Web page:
Pushcart nominee Jeanette Cheezum has been published on several online writing sites and in fifteen Anthology books and four poetry books. Three of these books have made the New York Times Best Sellers list. Awarded The Helium Networks Premium Writer’s Badge, Bronze Creative Writing Award and a Marketplace Writers award. Recently she has published thirteen ebooks at Barnes and Noble and Amazon. You may find a list of some of her work at www.hamptonroadswriters.org
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17 Responses to Bobbie Troy

  1. Another bravura performance by the inimitable Bobbie Troy!! Fantastic!

  2. Gita says:

    wonderful and versatile.

  3. Anonymous says:

    Thank you, Annmarie and Gita. This is the first flash fiction that I have had published so that’s very exciting!

  4. Madam Z says:

    “Old Age Repository” made a dent in my gut. “Granny123” could have been my stepmother, whom I “dumped” in one of those repositories a few years ago. Like the woman in this story, I truly believed there was no other choice, but “Mom” was so miserable in that place, it would have been better to let her die at home.

  5. bobbietroy says:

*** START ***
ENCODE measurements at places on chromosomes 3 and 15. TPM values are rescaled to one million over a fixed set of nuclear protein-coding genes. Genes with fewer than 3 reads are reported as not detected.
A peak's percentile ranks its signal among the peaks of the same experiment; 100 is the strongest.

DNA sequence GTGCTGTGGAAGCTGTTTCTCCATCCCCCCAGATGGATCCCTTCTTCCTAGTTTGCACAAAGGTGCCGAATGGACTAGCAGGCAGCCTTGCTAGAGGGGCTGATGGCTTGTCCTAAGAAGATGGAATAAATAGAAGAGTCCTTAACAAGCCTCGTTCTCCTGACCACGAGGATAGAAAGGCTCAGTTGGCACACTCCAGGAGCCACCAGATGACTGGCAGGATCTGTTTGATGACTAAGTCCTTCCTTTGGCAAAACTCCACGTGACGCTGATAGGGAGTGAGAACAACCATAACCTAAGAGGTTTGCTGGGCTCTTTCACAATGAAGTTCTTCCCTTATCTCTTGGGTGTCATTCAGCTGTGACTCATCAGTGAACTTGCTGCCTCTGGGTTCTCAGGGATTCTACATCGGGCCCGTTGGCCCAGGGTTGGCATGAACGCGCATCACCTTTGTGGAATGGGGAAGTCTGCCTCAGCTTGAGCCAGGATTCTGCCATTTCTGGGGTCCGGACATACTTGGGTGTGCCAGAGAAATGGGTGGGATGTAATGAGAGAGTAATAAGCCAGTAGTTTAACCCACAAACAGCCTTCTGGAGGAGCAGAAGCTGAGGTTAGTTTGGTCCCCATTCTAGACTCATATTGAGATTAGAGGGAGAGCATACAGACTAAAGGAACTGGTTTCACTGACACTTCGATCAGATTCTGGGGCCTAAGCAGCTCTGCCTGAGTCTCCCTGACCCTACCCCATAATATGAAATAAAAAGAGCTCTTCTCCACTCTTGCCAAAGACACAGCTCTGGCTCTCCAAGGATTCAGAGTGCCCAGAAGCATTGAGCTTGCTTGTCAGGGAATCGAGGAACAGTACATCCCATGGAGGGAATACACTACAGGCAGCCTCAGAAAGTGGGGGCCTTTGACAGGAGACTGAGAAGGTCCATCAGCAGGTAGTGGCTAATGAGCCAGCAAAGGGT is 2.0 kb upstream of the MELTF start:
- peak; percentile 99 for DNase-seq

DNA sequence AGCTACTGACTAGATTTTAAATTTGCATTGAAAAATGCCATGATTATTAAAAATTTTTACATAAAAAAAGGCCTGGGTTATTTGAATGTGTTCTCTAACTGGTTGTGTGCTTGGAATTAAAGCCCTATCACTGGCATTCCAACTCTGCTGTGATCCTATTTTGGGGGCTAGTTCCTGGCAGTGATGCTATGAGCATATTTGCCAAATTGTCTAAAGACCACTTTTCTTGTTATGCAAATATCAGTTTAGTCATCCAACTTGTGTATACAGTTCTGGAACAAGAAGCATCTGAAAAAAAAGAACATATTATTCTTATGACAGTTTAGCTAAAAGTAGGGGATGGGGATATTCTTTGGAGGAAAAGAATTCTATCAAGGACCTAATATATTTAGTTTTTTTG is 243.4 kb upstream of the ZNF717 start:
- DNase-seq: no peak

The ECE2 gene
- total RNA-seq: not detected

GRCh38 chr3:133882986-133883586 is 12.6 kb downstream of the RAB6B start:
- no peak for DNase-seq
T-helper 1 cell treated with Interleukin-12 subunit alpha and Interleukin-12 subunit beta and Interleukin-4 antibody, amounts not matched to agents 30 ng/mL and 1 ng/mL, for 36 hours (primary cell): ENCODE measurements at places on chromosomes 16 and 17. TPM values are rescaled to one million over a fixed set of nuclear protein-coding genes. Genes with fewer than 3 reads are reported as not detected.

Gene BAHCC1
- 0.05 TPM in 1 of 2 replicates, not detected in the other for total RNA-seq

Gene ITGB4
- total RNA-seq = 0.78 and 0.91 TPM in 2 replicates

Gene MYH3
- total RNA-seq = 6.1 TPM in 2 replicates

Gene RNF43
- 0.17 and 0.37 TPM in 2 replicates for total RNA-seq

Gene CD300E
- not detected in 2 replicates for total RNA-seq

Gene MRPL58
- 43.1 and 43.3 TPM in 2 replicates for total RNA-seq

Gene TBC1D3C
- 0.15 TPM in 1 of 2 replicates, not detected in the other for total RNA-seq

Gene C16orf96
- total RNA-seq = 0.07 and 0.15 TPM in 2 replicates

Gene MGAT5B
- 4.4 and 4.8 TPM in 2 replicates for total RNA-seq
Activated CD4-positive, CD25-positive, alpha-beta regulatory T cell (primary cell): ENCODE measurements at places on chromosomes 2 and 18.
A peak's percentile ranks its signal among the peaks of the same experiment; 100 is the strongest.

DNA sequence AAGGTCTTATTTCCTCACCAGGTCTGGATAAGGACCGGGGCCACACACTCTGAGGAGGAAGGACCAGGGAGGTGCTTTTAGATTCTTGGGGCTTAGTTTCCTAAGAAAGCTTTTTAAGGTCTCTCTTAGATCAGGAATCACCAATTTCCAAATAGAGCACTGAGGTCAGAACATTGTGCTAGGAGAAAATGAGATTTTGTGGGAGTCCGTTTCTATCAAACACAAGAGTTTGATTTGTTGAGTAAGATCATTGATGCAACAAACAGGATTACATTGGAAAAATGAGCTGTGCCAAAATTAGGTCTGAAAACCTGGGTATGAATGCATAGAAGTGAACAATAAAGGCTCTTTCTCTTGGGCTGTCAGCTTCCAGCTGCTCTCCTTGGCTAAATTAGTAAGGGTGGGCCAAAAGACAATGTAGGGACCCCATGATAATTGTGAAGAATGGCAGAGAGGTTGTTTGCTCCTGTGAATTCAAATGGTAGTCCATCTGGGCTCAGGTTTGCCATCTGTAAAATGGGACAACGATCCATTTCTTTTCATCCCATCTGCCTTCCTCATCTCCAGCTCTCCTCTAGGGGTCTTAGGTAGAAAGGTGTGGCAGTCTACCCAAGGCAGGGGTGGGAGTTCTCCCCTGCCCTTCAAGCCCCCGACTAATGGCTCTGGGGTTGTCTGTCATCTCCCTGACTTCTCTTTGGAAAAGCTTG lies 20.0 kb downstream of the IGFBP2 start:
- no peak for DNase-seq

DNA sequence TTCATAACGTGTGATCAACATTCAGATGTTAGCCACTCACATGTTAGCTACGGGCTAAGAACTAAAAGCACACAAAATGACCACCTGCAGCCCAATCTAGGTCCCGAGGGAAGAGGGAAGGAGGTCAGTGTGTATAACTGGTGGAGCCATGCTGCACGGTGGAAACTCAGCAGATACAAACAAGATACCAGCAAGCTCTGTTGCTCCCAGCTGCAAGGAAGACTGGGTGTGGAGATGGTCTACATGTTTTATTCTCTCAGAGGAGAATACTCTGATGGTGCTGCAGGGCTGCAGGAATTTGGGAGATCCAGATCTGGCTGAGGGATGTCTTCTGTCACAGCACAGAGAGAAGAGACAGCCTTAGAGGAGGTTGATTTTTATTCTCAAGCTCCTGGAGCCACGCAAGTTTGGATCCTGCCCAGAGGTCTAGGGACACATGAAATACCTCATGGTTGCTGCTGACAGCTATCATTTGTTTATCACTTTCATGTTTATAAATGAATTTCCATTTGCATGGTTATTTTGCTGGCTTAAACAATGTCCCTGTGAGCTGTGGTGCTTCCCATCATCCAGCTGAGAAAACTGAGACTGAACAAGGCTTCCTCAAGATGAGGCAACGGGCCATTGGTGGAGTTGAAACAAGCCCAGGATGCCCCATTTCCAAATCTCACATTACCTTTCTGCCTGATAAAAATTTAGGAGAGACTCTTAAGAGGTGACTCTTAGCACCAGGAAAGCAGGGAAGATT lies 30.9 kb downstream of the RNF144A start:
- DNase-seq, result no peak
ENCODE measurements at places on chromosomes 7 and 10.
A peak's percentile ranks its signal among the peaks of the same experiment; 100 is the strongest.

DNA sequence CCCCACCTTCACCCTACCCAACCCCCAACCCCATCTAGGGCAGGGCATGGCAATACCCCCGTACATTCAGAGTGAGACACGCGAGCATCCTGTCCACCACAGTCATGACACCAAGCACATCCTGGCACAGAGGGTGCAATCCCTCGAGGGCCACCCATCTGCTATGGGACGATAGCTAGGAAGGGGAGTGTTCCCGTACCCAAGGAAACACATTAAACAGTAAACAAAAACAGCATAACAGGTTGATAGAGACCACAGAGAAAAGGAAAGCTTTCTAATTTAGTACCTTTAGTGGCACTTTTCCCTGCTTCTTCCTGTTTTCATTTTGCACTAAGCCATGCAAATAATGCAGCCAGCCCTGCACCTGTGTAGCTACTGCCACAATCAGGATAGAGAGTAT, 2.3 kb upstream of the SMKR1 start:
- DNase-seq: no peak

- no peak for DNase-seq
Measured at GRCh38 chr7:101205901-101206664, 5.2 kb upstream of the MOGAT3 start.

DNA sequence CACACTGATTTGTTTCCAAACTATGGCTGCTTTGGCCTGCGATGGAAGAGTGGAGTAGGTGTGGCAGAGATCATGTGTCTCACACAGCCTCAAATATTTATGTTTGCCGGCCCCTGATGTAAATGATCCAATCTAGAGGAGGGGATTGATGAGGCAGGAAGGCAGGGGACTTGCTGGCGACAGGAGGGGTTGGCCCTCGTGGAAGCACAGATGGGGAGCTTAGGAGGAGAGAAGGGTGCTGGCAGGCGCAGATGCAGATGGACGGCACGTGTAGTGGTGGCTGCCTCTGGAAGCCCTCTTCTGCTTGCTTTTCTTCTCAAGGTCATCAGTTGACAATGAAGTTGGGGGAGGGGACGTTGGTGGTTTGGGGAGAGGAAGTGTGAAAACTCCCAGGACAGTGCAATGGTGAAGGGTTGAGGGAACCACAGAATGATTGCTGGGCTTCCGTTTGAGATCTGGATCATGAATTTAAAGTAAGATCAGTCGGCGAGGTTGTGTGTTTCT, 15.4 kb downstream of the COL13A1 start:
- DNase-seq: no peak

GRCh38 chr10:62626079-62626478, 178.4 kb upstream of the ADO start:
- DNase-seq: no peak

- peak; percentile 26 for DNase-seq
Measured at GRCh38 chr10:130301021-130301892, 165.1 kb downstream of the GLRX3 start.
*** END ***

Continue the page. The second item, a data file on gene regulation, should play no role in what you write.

Ok, I’m really not anonymous, I just typed too fast! Thank you everyone. Yes, The Old Age Repository is something a lot of us can relate to.

  6. Fran says:

    The story lines of the flash fiction were perfect, interesting, fascinating. Good job. The poetry from Ms. Troy is always expressive, descriptive and always hits home. Great job.

  7. jd young says:

    Being able to write flash fiction is a true gift – being able to garner the deepest of emotions from a poem like Loneliness is a talent granted to few. Your poetry provokes intensity from your readers. Terrific work Bobbie.

  8. MA Morrison says:

    Bobbi – You are extraordinary-I am growing from your example; sometimes less is more.

  9. boltoncarley says:

    the thoughts involved with old age were wrapped up in a bow on this one. the dialogue was great! and the story about the non-robber was so suspenseful and her thoughts at the end so accurate. great stuff!

  10. jack says:

    Bobbi, I always look forward to your poems. You can elicit more emotion and visual energy in such an economy of verse and deftly chosen words. I expect one day you will write a three word poem that will send us crying into next week. Bravo.

  11. Anonymous says:

    in a flash: inspiring
    look forward to more.

  12. Caryn says:

    Bobbi Troy has an inspiring talent. Keep up the good work.

  13. bobbietroy says:

    Wow, these comments will definitely keep me going for a long time. I thank you one and all and especially those of you in my Pen-to-Paper writers group. And Jack, I actually have written a 3-word poem that i have not submitted anywhere yet.

  14. Stephanie says:

    Wonderful & inspiring work, Bobbie!

  15. Pingback: DC Does Fiction « Debbi Mack: My Life on the Mid-List

  16. Bobbie, I am very pleased you chose cavalcadeofstars to spread your wings. Flash fiction is another avenue for you to travel.

  17. bobbietroy says:

    Thank you, Jeanette. This has been a wonderful experience for me. Your website is great, and I am fortunate to be part of it.